New decision may deprive commissioner discretion to refuse legal representation in CCMA and bargaining council arbitration proceedings
24 May 2019
A recent landmark decision of the South African Metal and Engineering Industries Bargaining Council could see Commission for Conciliation, Mediation and Arbitration (“CCMA”) commissioners stripped of their discretion in granting legal representation for those involved in unfair dismissal disputes arising from misconduct or incapacity.
Until now, Rule 25 of the Rules for the Conduct of Proceedings in the Commission for Conciliation Mediation and Arbitration (the “CCMA Rules”) precludes attorney representation in unfair dismissal disputes arising from misconduct or incapacity, unless the commissioner and all other parties consent, or the commissioner concludes that it is unreasonable to expect a party to deal with the dispute without legal representation. This rule has long been the subject of controversy with the most vocal critics claiming that this rule is unconstitutional.
In addition, following the recent amendments to the Rules in early 2019, the introduction of Rule 25(e) prohibits, altogether and without consideration to any other factors whatsoever, the representation of attorneys in section 189A large scale retrenchment facilitations.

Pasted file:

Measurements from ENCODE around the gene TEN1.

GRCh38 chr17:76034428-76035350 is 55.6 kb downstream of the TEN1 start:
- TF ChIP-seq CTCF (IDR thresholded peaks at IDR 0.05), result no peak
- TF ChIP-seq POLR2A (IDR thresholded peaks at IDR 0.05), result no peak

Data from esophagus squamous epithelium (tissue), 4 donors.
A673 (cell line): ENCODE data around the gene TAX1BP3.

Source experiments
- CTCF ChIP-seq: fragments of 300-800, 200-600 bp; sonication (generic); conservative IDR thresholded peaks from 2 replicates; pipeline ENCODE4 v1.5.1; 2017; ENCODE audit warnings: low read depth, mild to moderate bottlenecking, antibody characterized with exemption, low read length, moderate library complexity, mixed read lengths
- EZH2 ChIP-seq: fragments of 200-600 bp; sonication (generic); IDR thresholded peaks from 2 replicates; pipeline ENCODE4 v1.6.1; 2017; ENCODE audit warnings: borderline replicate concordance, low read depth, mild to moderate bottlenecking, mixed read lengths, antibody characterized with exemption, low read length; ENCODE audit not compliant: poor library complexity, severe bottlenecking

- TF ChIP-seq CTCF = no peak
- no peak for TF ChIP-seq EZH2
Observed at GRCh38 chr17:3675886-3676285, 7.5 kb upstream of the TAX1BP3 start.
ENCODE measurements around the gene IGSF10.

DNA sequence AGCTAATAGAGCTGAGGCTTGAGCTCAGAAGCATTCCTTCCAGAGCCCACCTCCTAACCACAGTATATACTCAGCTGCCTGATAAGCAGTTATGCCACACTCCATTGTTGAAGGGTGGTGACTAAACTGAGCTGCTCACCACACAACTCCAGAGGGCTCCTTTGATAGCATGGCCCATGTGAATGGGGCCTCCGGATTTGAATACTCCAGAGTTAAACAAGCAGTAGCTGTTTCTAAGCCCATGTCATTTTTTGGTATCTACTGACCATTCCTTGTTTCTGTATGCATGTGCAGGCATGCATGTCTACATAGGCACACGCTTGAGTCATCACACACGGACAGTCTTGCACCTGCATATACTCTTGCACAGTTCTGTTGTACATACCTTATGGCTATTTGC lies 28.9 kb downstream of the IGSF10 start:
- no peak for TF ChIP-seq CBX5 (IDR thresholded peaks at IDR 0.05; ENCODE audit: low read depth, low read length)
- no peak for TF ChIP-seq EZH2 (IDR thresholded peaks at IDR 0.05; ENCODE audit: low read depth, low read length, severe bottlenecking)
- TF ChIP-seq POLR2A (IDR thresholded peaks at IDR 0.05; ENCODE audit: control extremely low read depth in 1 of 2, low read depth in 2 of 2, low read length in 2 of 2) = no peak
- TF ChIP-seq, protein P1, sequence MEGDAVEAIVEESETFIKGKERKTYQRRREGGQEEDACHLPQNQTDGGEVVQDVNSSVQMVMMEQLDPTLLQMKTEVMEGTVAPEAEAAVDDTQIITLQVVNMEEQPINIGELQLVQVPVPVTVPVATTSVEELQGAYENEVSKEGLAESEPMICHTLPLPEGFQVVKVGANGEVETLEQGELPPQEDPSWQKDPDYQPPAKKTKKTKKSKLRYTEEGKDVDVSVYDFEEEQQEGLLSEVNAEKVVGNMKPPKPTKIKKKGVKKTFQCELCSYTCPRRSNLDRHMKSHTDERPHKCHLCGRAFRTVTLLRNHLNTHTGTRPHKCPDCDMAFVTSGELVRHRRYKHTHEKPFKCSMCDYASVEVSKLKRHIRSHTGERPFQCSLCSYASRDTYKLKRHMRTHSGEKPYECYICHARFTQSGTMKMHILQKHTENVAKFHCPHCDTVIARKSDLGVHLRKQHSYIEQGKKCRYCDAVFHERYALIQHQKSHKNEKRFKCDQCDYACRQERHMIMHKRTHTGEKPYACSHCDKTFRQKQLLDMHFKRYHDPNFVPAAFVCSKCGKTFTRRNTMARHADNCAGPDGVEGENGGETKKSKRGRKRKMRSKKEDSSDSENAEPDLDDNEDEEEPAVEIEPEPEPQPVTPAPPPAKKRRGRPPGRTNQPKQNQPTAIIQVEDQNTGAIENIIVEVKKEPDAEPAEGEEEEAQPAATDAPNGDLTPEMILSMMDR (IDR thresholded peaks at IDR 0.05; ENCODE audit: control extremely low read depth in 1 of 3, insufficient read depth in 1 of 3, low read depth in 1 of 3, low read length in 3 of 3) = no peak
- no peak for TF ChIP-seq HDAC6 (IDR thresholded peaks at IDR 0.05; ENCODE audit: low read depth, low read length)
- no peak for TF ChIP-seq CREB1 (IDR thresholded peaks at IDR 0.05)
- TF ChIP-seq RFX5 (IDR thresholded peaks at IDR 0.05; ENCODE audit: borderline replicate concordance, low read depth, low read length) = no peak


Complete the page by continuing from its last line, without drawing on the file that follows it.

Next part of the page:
For years, and since the initial promulgation of the CCMA Rules, attorneys have been required to convince commissioners, in some instances unsuccessfully, to exercise their discretion in favour of granting applicants or respondents legal representation.
However, in Coetzee v Autohaus Centurion, Mr Coetzee’s attorney argued that the Legal Practice Act, 2014 (the “LPA”) deprives commissioners of their discretion to refuse legal representation, whatever the rules of the bargaining council or the CCMA might say.
Noting that the LPA gives advocates and attorneys (including candidate attorneys) the right to appear in any court or tribunal (this right is endorsed in terms of section 25(2) and 25(5) of the LPA), Commissioner Stapelberg was of the view that the rules of the CCMA and bargaining councils conferring discretion on commissioners to refuse to allow legal representation in cases involving dismissals for misconduct or incapacity could no longer apply. He accordingly held that he was obliged to permit both parties legal representation.
Another important consideration in this decision was the fact that the Labour Relations Act, 1995 (the “LRA”) and other legislation applicable to CCMA proceedings has not been amended since the LPA came into operation in November 2018.
In addition, because the LPA is an act of parliament, the CCMA Rules are considered subordinate to it, and where inconsistent with such legislation, those rules ought to be amended to bring them into line with the relevant legislation.
Having regard to the Coetzee decision, it appears that the time may have finally come where commissioners are totally deprived of their discretion to refuse legal representation in CCMA and bargaining council arbitration proceedings. In fact, it would appear with reference to the LPA, that the total exclusion of attorneys, even in conciliation proceedings as well as facilitation proceedings, may now be impermissible.
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